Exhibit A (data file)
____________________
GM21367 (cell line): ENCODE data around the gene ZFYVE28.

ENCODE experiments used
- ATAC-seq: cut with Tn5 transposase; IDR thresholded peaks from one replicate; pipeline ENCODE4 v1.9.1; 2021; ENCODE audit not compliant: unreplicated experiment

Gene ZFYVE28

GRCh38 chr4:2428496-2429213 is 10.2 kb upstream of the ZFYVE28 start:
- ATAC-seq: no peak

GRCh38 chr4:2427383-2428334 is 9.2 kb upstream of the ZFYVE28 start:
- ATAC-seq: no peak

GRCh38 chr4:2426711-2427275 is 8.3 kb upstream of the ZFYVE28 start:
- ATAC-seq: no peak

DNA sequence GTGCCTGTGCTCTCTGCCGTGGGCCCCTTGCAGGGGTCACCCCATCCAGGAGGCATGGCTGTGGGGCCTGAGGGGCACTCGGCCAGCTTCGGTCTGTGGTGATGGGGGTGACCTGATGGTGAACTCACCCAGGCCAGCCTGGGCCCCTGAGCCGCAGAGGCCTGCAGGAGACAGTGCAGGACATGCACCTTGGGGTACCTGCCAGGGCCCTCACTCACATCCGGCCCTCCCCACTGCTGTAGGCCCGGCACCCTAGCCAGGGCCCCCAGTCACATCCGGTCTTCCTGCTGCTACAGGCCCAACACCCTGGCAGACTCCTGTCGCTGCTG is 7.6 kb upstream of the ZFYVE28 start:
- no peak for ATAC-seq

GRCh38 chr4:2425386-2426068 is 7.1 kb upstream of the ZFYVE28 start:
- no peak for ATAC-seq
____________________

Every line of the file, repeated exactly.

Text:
GM21367 (cell line): ENCODE data around the gene ZFYVE28.

ENCODE experiments used
- ATAC-seq: cut with Tn5 transposase; IDR thresholded peaks from one replicate; pipeline ENCODE4 v1.9.1; 2021; ENCODE audit not compliant: unreplicated experiment

Gene ZFYVE28

GRCh38 chr4:2428496-2429213 is 10.2 kb upstream of the ZFYVE28 start:
- ATAC-seq: no peak

GRCh38 chr4:2427383-2428334 is 9.2 kb upstream of the ZFYVE28 start:
- ATAC-seq: no peak

GRCh38 chr4:2426711-2427275 is 8.3 kb upstream of the ZFYVE28 start:
- ATAC-seq: no peak

DNA sequence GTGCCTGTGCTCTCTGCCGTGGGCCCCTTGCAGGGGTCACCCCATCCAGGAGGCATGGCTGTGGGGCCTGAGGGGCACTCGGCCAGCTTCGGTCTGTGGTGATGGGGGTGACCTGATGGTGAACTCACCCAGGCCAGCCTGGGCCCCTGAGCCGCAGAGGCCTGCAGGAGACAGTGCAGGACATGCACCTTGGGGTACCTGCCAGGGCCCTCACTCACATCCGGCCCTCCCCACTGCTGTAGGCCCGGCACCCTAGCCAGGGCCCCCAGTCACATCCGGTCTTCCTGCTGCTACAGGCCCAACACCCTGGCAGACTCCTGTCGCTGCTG is 7.6 kb upstream of the ZFYVE28 start:
- no peak for ATAC-seq

GRCh38 chr4:2425386-2426068 is 7.1 kb upstream of the ZFYVE28 start:
- no peak for ATAC-seq